A risk management technique called FMEA is used when creating, developing, and manufacturing a product or process. A Failure Mode Effects Analysis (FMEA) examines all possible ways that a system, subsystem, or component could malfunction. It is a methodical procedure for identifying potential flaws, defects, and failures in a product or process and then calculating the likelihood that they will occur. The FMEA offers specific, cost-effective, and widely applicable steps that, if taken, can lower the risk of failure.
What is the FMEA procedure?
Here is a description of a typical FMEA’s process:
1. Identify the product, process and/or system being reviewed
Identifying the system or product that you are evaluating is the first step in any FMEA Depending on the project or activity you are managing, this might apply. For instance, you might be conducting an FMEA on a particular process step, device, or system, or you might be reviewing all process failures that result in scrap or rework.
2. Understand each potential failure mode
List all potential failure modes for the project under consideration as the following step. Reviewing prior projects, reading about related projects created by other businesses, researching well-known trade journals and sector-specific websites can all help you pinpoint failure modes. You could review typical failures that your business might encounter.
You could also discover any previously unidentified potential modes of failure. This knowledge may assist you in choosing the types of failure modes to include in the FMEA because they are likely to be significant, common, or have a significant impact on the project.
3. Review and assess the severity of each failure mode
Then you can record each mode, including the frequency of occurrence, direct cost, or risk to life or property, and evaluate the seriousness of each type of failure. This includes any safety concerns, any regulatory requirements, and how it impacts the equipment or service’s end users. For instance, you might find that a specific failure mode is likely to occur frequently, incur high costs for the business, violate regulations, and possibly result in harm to clients or staff members.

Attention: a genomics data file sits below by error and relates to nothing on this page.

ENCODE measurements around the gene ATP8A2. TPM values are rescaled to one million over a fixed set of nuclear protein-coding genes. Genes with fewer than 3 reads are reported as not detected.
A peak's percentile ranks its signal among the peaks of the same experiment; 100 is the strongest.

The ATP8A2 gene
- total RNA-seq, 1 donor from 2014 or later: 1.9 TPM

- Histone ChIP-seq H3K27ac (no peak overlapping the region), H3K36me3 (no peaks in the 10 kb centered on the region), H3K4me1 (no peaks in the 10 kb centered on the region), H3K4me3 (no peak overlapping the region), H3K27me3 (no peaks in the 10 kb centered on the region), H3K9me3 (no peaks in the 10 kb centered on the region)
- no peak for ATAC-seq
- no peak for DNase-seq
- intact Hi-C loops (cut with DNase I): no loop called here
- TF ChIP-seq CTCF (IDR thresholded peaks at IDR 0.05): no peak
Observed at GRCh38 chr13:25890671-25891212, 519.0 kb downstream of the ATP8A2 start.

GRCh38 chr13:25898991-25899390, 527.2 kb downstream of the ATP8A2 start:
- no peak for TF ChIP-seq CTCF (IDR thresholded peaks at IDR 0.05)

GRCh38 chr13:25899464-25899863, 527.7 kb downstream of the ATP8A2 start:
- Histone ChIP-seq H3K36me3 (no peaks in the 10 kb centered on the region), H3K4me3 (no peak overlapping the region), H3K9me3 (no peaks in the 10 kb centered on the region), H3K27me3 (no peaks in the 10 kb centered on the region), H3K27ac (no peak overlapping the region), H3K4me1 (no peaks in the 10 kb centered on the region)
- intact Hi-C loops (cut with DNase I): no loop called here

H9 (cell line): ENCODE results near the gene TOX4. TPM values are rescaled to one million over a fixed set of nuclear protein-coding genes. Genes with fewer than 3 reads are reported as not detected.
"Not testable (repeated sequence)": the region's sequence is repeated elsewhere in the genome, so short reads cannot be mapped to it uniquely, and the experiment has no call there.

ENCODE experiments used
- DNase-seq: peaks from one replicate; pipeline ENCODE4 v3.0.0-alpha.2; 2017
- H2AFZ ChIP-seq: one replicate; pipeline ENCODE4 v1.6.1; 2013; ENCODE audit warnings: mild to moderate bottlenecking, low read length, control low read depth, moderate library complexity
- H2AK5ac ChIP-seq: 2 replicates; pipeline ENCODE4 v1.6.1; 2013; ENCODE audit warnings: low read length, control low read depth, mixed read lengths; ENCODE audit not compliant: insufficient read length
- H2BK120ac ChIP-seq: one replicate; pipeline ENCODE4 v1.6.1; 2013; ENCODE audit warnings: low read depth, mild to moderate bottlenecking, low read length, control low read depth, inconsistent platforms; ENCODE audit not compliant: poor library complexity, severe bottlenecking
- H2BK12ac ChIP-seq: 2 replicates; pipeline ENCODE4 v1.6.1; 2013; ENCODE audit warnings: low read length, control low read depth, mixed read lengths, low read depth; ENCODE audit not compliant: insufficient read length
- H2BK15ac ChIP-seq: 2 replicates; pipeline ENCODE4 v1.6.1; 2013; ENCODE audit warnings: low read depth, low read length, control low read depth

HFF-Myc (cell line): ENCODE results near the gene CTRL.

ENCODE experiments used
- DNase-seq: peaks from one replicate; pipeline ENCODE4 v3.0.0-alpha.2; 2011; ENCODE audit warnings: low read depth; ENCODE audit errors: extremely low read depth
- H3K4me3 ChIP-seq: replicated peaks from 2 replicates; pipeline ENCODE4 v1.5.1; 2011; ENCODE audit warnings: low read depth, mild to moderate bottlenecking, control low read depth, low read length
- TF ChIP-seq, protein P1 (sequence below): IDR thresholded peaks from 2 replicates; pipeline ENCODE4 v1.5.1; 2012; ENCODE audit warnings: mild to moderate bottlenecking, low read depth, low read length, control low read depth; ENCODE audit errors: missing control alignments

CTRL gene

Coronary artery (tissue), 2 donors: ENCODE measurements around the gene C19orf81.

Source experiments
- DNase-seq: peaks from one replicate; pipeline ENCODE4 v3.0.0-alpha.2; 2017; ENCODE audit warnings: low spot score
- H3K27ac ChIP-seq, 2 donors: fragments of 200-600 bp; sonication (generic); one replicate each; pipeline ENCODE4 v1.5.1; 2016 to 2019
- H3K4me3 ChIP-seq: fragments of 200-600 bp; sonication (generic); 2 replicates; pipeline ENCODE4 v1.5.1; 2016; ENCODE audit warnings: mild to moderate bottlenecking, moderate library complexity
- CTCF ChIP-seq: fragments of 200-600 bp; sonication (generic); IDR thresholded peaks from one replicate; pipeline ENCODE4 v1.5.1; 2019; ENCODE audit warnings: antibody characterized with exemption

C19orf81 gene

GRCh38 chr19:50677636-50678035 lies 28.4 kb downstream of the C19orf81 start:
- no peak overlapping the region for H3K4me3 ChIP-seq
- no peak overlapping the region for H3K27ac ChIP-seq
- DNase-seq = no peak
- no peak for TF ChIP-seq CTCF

4. Determine if you have addressed the failure mode in previous processes
You can now determine if earlier FMEAs contained this error/failure mode. To determine whether you have previously analyzed this failure, you can review your most recent and previous redesigns and maintenance procedures. If so, you could incorporate the mode in your FMEA and evaluate the severity of failure modes that weren’t previously considered significant by previous FMEAs but were present in the process.
5. Determine if you can prevent future failures
If so, you can decide what steps to correct in order to stop this failure mode from happening. You can also determine whether there is a good chance that this failure mode will happen again. If so, you can learn more about the precise preventive measures you can take, like design changes or adjustments to production or quality control procedures.
Example of a FMEA
Here is an illustration of an FMEA using a hypothetical business:
Among the industrial goods produced by Archibald Manufacturing are hydraulic jacks, hydraulic presses, hydraulic pumps, and hydraulic compressors. The H4400 pump is a novel kind of hydraulic pump that Archibald has created. This new model has an improved design that should outperform the previous one. Archibald has chosen to perform an FMEA on this new model of pump as part of its design process as part of this redesign. Before beginning production, Archibald performs an FMEA on the H4400 series of pumps to identify any potential failure modes.
They seek to ascertain which failure modes are most likely to occur, how frequently these modes might do so, what the potential consequences of the failure might be, and how they might avoid it. Additionally, the business wants to use this FMEA as a proactive measure to find any potential risks and issues that could have an impact on production. Archibald has tasked a group of specialists in manufacturing, design engineering, and safety engineering with reviewing all potential failure modes for this project as part of the FMEA process.